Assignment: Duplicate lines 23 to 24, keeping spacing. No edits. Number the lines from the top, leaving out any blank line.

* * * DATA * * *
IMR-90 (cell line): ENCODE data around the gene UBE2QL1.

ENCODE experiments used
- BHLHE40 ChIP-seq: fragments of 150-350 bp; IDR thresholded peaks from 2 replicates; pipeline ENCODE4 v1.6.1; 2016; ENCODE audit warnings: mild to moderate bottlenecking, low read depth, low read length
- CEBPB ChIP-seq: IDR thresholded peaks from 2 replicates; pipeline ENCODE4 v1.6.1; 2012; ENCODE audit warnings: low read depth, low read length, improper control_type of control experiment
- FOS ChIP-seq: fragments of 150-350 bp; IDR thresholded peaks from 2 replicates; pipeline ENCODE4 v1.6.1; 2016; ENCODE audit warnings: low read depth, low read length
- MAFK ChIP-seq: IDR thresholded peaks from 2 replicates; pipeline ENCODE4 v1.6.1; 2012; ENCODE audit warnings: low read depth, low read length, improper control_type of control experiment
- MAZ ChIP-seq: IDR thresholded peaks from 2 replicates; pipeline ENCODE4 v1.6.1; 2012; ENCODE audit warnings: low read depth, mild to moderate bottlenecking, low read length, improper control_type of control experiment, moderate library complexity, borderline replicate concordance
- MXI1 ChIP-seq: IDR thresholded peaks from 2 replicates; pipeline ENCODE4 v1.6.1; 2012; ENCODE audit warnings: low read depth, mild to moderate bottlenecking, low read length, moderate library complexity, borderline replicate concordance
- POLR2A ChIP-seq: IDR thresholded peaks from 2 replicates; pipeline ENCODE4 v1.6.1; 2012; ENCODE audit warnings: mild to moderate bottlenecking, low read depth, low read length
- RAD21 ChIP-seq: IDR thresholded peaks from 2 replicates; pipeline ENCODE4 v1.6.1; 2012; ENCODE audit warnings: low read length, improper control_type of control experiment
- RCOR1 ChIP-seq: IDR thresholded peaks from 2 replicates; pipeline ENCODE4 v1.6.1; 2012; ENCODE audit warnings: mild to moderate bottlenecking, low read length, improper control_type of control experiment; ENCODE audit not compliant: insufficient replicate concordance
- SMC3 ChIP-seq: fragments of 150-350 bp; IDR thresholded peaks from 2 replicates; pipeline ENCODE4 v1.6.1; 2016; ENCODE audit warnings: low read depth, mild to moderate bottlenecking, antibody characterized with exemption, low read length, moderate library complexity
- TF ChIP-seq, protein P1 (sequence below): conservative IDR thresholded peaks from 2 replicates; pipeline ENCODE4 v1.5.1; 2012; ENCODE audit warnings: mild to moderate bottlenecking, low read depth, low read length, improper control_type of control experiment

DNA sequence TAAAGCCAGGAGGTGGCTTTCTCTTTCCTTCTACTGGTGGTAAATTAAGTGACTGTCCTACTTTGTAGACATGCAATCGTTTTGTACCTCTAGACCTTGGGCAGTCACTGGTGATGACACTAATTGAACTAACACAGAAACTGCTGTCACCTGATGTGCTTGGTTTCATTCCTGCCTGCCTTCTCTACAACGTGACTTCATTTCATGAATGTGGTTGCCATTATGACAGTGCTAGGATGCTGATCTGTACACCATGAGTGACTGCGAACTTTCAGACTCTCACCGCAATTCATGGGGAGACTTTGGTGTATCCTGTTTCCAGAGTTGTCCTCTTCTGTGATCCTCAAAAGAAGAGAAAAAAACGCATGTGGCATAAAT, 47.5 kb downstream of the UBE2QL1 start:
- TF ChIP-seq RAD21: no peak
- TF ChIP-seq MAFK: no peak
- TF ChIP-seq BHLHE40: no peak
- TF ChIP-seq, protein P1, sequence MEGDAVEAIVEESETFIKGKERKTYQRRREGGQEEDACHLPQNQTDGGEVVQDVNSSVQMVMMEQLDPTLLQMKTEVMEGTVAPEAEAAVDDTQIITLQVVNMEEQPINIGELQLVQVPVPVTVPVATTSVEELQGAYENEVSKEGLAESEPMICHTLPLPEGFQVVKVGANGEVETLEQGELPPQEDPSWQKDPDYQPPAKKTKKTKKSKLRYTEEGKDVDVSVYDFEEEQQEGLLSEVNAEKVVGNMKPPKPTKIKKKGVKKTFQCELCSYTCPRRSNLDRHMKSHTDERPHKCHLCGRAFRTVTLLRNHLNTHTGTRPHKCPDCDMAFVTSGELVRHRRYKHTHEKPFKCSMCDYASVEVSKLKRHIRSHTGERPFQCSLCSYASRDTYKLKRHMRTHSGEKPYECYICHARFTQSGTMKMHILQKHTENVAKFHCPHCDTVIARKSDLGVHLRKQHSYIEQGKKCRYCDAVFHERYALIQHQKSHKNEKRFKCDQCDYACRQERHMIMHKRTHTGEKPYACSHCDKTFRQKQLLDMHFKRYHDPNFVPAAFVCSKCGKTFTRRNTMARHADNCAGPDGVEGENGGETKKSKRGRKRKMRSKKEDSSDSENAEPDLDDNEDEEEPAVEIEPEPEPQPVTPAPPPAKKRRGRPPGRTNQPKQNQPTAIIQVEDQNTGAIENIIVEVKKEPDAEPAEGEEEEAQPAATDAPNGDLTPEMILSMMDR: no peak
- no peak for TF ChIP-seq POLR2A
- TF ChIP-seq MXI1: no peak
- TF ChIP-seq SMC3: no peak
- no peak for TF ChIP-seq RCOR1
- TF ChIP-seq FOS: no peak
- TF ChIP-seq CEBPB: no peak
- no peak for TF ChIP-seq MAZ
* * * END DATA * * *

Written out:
- TF ChIP-seq FOS: no peak
- TF ChIP-seq CEBPB: no peak